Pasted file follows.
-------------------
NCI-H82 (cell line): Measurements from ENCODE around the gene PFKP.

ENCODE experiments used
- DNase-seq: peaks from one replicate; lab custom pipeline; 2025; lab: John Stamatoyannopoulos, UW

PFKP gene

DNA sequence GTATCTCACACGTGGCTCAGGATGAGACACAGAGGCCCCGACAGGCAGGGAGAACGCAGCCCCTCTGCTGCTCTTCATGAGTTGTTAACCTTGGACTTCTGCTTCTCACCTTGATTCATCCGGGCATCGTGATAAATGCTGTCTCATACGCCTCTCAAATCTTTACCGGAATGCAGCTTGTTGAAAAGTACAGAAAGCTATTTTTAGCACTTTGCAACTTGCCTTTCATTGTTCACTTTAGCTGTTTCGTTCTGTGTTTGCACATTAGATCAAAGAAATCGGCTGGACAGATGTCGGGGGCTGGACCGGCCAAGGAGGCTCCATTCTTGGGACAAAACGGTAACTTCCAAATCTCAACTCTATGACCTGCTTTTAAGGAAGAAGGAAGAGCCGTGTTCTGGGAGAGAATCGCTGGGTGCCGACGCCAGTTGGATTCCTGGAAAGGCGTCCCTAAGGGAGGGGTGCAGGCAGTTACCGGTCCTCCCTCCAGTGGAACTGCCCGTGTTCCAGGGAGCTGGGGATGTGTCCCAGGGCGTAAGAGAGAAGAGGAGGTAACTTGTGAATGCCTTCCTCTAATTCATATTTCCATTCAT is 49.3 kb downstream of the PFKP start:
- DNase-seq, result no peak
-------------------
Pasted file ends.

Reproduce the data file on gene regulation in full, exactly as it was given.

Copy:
NCI-H82 (cell line): Measurements from ENCODE around the gene PFKP.

ENCODE experiments used
- DNase-seq: peaks from one replicate; lab custom pipeline; 2025; lab: John Stamatoyannopoulos, UW

PFKP gene

DNA sequence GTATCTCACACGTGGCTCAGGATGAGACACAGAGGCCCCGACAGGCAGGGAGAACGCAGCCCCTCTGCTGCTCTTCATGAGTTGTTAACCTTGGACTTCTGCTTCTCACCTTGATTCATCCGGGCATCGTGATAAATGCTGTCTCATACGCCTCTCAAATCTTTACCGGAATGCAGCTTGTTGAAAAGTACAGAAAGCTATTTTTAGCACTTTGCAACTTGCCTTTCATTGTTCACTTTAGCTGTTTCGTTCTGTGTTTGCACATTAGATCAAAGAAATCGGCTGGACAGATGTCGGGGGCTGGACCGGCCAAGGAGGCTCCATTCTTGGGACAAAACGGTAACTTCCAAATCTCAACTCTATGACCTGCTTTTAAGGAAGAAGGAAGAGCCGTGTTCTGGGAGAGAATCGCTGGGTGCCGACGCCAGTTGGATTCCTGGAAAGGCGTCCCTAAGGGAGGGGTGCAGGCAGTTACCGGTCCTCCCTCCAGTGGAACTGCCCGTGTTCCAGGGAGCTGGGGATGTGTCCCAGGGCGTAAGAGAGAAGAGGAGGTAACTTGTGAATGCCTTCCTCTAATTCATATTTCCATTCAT is 49.3 kb downstream of the PFKP start:
- DNase-seq, result no peak